Twitter API: Cursoring
The Twitter REST API utilizes a technique called ‘cursoring’ to paginate large result sets. Cursoring separates results into pages (the size of which are defined by the count request parameter) and provides a means to move backwards and forwards through these pages.
The next_cursor is the cursor that you should send to the endpoint to receive the next batch of responses, and the previous_cursor is the cursor that you should send to receive the previous batch. You will know that you have requested the last available page of results when the API responds with a next_cursor = 0.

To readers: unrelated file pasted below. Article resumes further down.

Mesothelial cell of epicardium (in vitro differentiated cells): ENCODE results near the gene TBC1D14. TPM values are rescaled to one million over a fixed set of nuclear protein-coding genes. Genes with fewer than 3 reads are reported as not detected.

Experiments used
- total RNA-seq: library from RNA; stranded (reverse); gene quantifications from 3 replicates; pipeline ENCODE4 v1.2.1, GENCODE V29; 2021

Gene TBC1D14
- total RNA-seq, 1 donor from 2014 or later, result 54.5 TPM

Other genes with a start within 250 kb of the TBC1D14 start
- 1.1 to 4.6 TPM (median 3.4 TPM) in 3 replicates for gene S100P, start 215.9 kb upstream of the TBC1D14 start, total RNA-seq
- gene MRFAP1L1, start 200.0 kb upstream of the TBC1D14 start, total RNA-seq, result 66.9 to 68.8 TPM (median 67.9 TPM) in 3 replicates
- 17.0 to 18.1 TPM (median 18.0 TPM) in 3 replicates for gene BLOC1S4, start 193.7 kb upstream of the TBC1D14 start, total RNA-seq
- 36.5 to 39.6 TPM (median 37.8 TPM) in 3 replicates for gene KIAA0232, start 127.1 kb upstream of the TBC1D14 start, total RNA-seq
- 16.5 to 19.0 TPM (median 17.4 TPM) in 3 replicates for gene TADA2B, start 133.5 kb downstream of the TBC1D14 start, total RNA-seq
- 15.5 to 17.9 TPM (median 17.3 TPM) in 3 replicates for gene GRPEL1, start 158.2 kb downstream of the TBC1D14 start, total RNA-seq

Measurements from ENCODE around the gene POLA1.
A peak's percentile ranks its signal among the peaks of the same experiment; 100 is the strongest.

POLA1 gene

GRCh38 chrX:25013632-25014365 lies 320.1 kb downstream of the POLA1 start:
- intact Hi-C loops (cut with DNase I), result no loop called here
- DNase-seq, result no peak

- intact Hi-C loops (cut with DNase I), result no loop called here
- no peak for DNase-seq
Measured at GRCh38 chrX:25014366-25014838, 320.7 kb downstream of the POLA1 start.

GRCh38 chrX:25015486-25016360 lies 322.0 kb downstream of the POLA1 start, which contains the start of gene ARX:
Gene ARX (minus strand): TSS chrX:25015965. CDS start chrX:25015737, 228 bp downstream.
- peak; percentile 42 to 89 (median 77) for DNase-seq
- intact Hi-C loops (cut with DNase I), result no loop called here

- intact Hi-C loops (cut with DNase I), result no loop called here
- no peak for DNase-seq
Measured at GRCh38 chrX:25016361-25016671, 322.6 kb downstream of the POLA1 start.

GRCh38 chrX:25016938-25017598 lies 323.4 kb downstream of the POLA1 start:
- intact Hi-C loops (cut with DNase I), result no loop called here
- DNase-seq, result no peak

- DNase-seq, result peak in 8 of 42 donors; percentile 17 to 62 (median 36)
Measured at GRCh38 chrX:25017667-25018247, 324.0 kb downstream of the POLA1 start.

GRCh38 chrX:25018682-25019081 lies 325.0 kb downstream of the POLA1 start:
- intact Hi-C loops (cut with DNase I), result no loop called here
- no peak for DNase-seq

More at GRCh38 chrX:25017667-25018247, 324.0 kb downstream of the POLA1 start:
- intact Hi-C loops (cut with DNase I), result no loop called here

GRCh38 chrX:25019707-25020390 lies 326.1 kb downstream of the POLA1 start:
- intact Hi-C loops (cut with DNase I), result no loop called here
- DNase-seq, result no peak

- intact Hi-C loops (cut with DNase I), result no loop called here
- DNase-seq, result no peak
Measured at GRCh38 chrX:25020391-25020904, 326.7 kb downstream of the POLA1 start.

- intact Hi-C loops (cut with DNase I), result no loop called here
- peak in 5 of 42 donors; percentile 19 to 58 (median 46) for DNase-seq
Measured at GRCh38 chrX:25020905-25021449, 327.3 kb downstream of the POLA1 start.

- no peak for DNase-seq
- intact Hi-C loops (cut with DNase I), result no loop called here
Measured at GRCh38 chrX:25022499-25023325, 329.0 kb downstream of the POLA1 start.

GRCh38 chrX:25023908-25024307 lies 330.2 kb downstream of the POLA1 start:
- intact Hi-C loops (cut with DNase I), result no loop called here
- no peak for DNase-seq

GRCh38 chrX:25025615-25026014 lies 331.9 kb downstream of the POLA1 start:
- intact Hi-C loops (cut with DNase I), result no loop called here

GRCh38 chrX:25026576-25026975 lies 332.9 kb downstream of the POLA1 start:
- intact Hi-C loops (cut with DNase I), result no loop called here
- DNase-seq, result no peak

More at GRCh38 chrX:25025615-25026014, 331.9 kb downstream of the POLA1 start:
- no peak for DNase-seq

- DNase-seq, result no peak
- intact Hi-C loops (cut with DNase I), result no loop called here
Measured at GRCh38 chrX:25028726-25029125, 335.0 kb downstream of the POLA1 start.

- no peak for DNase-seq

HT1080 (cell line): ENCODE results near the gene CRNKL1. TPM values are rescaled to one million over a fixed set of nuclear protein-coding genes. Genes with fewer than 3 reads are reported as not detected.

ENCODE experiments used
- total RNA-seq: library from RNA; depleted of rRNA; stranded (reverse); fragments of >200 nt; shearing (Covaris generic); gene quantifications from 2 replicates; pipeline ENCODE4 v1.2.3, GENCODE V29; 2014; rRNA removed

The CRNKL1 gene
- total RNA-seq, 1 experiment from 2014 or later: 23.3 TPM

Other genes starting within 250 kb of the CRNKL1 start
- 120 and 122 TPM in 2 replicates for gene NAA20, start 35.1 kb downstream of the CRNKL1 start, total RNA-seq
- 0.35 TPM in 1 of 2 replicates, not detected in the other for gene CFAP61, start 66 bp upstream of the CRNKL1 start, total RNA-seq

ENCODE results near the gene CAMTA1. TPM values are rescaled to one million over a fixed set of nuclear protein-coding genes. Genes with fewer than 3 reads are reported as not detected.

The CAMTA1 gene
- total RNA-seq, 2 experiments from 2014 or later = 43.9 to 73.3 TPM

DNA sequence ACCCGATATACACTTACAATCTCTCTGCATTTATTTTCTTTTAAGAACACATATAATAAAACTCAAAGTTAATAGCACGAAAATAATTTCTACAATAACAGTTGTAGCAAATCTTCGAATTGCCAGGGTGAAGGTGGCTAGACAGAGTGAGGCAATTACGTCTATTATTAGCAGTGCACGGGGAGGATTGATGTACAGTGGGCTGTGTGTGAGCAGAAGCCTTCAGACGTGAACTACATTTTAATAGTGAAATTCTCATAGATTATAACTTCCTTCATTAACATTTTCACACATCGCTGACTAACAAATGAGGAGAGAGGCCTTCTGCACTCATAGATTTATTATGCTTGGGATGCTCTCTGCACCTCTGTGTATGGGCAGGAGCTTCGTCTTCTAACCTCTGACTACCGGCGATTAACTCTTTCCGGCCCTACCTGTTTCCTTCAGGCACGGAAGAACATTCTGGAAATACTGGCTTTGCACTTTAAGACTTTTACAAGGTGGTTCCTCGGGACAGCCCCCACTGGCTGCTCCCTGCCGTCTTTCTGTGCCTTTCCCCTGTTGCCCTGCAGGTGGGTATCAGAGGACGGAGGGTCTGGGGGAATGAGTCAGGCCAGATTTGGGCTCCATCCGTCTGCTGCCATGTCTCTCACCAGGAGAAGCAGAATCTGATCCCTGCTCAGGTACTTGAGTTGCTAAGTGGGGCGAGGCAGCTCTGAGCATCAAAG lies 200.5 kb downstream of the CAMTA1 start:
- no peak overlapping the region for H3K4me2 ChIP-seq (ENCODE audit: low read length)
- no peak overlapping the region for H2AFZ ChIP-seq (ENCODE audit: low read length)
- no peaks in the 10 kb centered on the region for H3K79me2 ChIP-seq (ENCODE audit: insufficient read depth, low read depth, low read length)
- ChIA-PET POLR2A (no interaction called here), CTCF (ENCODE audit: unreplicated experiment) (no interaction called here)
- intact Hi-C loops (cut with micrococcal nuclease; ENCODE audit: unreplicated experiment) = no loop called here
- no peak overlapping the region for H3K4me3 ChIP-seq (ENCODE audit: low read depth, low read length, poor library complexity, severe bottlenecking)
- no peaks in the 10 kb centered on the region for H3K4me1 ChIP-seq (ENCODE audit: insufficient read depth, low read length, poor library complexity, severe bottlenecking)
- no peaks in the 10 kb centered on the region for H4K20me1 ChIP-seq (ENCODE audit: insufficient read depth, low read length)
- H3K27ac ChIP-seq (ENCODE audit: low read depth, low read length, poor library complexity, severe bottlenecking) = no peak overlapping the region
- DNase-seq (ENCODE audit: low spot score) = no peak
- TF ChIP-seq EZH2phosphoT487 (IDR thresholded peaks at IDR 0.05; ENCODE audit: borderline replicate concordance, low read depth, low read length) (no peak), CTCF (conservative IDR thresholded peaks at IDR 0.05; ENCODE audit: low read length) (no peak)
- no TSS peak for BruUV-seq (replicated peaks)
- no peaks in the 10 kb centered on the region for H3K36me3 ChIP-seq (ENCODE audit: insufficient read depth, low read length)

The pseudocode to iterate over all responses from a cursored endpoint is:
cursor = -1
api_path = "https://api.twitter.com/1.1/endpoint.json?
url_with_cursor = api_path + "&cursor=" + cursor
responses = perform_http_get_request_for_url(url_with_cursor)
cursor = responses['next_cursor']
} while (cursor != 0)
Let’s see a real-life example of cursors in action. Consider the common scenario where we want to obtain the list of IDs who follow a user who has a large amount of followers. Instead of returning all IDs in one response set, the endpoint will instead return pages of results.
We now have a means to move forwards through our dataset, via the next_cursor. To get the next batch of at least 5,000 results, perform the same request, but set the cursor to the value of the next_cursor.
Huzzah. The next_cursor is now 0, which indicates that there are no more remaining pages. We’ve now completed iterating over the accounts’ followers.